Spokane Journal of Business

Kootenai County expects steady, slower growth


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Look for economic growth to continue in Kootenai County, although at a slower overall pace than in the last two or three years, sources there say.

Alivia Metts, Post Falls-based regional labor economist for the Idaho Department of Labor, says she expects 1 to 2 percent job growth in Kootenai County in 2015, following annual growth of up to 4 percent in recent years.

The October unemployment rate for the county was 3.9 percent.

“The unemployment rate is stabilizing,” Metts says. “I don’t know how much lower it can go.”

Metts says Kootenai Health, which is expanding its main hospital in Coeur d’Alene, and other health care employers in Kootenai County also expect solid growth in 2015.

Manufacturing jobs also likely will continue to increase, despite the recent announcement that Kimball Office Inc., a furniture manufacturing company, will move its Post Falls operations to Indiana during the next two years, Metts says. Kimball currently employs about 260 people at its Post Falls plant.

“There’s been quite a bit of growth in the manufacturing sector over the last year that will definitely offset the losses from Kimball,” Metts says.

Post Falls Mayor Ron Jacobson says he’s hopeful that a new user of the 475,000-square-foot Kimball plant will be identified before the company turns out the lights in west Post Falls.

Meantime, he says Advanced Thermoplastic Composites Inc. plans to move to Post Falls from Spokane Valley, bringing with it 70 jobs.

As earlier reported in the Journal, ATC’s $4.9 million plant currently under construction near the Kimball facility will have room to grow up by at least 50 employees, which will qualify it for Idaho tax incentives tied to job creation.

Since ATC announced its planned move, representatives of other companies considering moving to Post Falls have inquired about tax incentives and community development block grants, Jacobson says.

The $15 million Greensferry overpass, which is scheduled to be completed in fall 2015, will provide additional connectivity in an area between central and east Post Falls that Interstate 90 currently bisects. “Hopefully it will spur additional business activity,” Jacobson says.

Steve Wilson, president and CEO of the Coeur d’Alene Chamber of Commerce, says he’s expecting to see some growth in the tourism industry next year.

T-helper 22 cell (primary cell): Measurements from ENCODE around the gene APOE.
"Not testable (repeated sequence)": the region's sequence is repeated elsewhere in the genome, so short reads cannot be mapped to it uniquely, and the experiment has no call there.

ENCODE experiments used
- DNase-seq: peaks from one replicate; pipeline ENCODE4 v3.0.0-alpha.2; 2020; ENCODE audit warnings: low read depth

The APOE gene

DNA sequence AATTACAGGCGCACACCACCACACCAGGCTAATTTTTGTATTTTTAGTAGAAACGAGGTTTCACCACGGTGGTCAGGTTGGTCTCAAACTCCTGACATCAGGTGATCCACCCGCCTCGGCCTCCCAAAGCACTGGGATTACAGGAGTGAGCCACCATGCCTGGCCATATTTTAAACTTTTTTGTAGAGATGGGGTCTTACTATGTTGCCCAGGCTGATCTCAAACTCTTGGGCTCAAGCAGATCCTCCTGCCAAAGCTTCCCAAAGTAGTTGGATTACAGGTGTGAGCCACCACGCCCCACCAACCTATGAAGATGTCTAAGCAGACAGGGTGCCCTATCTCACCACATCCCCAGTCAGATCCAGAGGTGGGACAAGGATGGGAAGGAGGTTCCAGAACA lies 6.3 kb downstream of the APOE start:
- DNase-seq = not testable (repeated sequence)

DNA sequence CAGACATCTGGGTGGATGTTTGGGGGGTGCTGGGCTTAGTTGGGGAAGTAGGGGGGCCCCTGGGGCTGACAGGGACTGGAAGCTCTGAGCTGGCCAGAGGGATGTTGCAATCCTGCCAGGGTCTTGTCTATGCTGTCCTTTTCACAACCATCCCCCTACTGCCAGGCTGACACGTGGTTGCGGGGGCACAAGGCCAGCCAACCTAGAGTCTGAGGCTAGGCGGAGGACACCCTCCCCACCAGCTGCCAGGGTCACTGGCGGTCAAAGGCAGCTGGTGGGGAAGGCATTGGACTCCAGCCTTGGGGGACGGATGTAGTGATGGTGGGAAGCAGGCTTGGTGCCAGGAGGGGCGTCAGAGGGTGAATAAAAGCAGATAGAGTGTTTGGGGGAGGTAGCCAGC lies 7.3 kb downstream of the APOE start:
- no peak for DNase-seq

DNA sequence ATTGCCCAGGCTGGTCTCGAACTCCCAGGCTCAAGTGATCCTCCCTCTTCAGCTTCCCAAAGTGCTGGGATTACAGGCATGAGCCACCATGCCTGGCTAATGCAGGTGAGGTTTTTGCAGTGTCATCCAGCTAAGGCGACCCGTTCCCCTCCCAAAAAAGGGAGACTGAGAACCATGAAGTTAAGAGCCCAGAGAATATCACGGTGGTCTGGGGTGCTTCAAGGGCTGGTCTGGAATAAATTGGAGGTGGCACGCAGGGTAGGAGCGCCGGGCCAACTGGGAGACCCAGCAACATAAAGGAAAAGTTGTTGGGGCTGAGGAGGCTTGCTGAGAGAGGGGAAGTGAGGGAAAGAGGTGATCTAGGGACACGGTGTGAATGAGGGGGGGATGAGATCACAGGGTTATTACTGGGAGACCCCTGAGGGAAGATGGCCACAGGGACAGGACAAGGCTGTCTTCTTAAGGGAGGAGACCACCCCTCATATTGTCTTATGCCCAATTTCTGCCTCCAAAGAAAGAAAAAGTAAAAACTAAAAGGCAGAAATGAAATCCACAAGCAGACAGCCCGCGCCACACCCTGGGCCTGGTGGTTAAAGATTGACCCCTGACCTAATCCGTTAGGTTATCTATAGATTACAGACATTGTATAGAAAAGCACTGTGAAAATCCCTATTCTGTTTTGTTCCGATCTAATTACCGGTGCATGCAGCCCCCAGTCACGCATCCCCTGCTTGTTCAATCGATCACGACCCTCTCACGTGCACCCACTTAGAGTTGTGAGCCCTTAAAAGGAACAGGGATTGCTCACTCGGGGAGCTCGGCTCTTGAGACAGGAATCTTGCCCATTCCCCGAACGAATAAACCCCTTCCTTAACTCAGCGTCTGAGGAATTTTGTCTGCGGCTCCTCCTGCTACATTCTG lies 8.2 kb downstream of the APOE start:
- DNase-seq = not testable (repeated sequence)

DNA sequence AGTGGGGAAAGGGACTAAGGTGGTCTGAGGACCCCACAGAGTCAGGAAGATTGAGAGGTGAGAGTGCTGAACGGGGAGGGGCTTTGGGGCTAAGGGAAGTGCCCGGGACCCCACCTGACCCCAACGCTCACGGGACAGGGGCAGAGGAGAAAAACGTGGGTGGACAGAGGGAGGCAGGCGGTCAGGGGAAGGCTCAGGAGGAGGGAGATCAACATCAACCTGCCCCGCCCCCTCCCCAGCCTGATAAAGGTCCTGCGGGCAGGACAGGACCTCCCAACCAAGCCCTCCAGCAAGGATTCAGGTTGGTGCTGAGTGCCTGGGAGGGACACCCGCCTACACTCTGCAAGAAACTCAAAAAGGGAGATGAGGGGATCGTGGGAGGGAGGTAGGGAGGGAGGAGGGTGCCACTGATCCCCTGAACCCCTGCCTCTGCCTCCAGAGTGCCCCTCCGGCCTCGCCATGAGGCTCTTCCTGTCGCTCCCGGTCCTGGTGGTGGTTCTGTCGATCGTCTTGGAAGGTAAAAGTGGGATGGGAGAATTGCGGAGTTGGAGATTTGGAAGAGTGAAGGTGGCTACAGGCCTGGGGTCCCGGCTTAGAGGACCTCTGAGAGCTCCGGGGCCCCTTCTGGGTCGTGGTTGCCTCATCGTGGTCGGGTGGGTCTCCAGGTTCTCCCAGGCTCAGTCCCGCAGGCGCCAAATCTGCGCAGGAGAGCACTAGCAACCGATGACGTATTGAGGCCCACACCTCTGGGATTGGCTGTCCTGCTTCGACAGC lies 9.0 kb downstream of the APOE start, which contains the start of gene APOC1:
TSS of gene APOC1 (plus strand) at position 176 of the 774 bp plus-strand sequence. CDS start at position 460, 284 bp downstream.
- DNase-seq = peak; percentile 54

“I would hope the tourism industry can get off to a better start in 2015,” says Wilson, who has a background in the hospitality sector of the industry.

As for this year, the tourism industry is looking to meet earlier expectations after a slow start to the season last spring. He says the tourism industry didn’t kick into high gear until July, nearly a month later than usual.

Wilson says the housing and retail industries both are enjoying upward trends.

“I don’t see a lot of reason to believe that won’t continue in the same general path,” he says. 

On the west edge of downtown Coeur d’Alene, One Lakeside LLC, of Aspen, Colo., plans to break ground as early as this winter on a $20 million, 14-story, mixed-use residential tower.

“I think that definitely will be underway next year,” Wilson says. “That will provide construction jobs.”

In northwest Coeur d’Alene, the city of Coeur d’Alene and its urban renewal agency, Lake City Development Corp., recently agreed to purchase for $2.5 million two miles of BNSF Railway Co. right of way between the Riverstone development and Huetter Road, says Tony Berns, LCDC executive director.

The right of way bifurcates the former Atlas Mill site and has been a hindrance to development there, Berns says. He adds, “Hopefully something will start rolling on that in 2015.”

—Mike McLean

Mike McLean
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Deputy Editor Mike McLean has worked his entire journalism career in the Inland Northwest. Mike, who also lives to reel in fish and crank up music, has worked for the Journal since 2006.

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